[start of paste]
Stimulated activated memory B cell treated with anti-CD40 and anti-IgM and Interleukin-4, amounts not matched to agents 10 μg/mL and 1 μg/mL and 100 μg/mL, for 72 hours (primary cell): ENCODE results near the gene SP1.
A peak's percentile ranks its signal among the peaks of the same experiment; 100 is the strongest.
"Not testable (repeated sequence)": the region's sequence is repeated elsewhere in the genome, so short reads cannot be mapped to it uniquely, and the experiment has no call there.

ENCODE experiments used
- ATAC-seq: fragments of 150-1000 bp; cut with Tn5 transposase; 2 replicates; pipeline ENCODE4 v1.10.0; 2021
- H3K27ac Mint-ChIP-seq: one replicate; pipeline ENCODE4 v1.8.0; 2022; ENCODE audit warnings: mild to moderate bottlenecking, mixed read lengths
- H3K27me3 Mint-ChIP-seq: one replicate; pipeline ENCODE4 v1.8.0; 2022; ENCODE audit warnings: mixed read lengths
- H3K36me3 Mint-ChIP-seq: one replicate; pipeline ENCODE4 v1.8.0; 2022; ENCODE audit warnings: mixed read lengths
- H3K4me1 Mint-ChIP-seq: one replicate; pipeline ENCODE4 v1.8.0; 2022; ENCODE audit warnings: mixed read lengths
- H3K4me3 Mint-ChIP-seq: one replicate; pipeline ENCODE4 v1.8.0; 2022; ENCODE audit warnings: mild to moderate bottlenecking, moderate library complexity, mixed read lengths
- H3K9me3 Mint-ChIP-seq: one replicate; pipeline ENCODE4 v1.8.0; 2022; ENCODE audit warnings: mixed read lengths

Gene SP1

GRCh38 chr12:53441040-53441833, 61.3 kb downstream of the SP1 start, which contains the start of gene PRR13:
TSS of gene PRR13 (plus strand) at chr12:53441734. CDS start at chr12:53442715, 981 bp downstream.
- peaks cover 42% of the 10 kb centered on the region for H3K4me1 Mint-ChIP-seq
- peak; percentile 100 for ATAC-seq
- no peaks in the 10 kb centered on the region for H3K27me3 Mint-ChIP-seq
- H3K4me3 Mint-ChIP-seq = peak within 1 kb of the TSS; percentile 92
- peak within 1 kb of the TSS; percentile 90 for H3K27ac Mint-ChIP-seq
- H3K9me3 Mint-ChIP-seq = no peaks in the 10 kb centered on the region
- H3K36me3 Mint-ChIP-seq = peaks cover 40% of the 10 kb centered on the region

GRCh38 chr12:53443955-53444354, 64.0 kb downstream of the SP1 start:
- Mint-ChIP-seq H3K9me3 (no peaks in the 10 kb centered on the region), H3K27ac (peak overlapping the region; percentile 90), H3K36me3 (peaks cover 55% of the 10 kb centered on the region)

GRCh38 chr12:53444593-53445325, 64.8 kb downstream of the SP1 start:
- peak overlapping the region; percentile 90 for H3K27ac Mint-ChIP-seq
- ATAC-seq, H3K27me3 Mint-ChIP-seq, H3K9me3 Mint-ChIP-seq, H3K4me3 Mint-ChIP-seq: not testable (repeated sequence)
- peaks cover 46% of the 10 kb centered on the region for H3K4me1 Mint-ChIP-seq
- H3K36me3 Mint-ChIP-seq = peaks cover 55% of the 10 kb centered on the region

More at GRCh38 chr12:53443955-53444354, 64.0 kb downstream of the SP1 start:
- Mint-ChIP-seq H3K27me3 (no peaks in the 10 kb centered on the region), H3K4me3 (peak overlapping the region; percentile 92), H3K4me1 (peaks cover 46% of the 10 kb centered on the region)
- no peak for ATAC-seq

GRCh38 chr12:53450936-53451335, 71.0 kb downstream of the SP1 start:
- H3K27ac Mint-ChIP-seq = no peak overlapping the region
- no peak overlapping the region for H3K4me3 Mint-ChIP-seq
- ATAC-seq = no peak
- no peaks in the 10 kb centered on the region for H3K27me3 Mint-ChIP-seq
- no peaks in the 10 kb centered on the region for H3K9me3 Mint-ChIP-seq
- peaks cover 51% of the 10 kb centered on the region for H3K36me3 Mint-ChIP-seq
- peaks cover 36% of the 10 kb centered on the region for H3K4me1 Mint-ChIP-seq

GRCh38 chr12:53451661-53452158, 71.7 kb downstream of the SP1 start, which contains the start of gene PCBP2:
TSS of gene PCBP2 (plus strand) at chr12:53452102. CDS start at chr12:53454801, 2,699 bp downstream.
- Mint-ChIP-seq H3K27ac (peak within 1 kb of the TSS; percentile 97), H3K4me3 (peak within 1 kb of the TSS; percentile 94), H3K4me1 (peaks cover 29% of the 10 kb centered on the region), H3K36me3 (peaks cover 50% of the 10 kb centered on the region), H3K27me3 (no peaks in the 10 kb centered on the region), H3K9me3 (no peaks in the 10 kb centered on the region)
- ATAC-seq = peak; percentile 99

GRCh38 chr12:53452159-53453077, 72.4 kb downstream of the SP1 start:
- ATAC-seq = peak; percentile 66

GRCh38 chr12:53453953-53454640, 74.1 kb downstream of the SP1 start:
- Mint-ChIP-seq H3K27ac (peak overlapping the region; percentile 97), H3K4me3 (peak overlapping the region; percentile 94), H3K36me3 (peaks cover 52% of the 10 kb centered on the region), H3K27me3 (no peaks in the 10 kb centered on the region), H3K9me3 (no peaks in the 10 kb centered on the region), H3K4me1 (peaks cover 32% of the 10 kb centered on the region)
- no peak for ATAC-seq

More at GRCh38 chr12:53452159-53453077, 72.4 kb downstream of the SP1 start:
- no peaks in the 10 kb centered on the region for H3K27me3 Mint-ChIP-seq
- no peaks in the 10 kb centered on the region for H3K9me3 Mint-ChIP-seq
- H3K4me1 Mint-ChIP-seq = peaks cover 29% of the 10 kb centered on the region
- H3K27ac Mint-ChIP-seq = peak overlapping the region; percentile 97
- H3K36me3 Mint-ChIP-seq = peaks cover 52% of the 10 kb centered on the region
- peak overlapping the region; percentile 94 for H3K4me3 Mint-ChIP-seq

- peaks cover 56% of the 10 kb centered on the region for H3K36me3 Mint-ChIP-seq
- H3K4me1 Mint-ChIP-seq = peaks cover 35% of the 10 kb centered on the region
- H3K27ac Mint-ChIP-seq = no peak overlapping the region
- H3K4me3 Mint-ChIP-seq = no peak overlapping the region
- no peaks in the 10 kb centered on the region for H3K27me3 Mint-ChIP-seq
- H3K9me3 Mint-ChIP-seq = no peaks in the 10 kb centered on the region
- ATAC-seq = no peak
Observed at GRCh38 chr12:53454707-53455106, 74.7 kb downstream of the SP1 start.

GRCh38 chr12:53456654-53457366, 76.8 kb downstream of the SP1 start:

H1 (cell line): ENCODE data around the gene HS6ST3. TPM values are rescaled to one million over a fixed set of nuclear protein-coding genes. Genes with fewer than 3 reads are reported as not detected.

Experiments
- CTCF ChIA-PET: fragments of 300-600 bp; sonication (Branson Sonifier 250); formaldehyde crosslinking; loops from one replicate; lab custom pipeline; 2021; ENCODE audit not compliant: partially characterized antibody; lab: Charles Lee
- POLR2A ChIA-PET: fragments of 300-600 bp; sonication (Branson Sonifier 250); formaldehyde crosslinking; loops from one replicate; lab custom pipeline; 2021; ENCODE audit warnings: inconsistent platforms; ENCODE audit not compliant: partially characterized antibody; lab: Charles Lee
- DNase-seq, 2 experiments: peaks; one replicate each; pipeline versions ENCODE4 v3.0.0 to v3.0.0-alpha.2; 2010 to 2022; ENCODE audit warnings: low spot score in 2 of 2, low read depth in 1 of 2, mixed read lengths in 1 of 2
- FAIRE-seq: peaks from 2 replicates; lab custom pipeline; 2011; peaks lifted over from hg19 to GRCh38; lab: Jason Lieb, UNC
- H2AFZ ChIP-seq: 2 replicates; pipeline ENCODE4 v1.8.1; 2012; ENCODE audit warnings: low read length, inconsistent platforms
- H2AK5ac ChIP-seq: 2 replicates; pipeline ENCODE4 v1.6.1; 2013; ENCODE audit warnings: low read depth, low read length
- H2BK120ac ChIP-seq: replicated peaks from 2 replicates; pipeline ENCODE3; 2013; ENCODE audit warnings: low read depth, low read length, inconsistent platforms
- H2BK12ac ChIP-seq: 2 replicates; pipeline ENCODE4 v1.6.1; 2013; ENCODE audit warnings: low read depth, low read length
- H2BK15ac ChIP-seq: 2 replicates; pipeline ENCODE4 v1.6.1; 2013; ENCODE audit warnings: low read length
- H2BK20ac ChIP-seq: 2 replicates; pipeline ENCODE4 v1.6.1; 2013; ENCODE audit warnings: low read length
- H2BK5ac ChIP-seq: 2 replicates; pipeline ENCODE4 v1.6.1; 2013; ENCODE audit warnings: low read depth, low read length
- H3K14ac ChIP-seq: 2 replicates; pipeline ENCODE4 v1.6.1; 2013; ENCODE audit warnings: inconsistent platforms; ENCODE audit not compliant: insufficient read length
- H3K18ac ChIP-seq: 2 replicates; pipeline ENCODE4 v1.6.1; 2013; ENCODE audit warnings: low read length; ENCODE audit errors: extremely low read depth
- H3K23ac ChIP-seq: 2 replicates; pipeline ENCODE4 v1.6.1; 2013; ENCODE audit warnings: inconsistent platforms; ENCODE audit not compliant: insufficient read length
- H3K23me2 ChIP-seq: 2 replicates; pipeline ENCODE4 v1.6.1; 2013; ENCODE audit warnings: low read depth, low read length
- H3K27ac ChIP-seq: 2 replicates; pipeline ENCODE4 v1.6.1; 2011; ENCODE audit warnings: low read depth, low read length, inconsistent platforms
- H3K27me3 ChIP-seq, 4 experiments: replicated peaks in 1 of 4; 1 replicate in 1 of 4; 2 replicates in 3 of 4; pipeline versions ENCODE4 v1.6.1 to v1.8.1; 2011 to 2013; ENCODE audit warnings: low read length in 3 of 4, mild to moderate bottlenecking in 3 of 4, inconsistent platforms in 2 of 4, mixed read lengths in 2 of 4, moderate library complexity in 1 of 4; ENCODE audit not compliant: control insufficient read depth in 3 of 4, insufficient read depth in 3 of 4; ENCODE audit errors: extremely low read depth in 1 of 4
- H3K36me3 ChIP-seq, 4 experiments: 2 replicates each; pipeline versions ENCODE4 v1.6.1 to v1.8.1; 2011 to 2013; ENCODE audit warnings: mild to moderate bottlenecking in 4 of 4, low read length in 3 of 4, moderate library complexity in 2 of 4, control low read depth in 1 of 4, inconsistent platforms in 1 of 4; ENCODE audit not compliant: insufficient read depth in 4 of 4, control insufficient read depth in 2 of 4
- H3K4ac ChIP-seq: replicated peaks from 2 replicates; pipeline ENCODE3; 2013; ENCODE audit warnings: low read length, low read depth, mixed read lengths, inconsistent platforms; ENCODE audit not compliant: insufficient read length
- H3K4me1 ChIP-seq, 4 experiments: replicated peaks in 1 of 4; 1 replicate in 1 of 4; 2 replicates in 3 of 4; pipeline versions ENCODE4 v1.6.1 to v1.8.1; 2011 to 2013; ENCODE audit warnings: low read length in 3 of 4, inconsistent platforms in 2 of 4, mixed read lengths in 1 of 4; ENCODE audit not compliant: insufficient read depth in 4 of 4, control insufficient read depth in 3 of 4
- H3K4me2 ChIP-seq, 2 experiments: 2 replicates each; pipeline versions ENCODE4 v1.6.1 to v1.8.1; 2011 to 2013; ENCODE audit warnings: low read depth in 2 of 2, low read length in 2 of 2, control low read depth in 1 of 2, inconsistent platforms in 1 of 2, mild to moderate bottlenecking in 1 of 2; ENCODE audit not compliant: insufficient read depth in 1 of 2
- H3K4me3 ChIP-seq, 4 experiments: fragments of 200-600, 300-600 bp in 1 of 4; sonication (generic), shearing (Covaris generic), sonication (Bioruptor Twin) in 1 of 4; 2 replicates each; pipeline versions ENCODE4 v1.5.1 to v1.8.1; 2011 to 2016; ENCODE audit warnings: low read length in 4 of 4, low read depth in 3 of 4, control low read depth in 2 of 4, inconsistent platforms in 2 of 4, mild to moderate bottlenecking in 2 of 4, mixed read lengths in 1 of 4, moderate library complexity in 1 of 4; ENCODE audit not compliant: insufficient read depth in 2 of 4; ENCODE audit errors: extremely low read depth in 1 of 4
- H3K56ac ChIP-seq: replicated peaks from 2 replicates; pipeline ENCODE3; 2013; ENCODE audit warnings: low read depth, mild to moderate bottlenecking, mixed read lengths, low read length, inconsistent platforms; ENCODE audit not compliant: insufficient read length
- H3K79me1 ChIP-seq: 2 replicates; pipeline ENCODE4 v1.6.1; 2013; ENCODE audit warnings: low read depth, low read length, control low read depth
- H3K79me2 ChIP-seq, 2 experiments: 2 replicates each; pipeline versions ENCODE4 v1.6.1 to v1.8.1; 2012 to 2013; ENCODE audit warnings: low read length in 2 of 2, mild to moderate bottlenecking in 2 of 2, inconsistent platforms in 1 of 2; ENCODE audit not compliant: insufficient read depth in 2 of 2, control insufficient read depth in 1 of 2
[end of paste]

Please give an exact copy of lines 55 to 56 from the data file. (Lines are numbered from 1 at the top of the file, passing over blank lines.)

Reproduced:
- peak overlapping the region; percentile 94 for H3K4me3 Mint-ChIP-seq

- peaks cover 56% of the 10 kb centered on the region for H3K36me3 Mint-ChIP-seq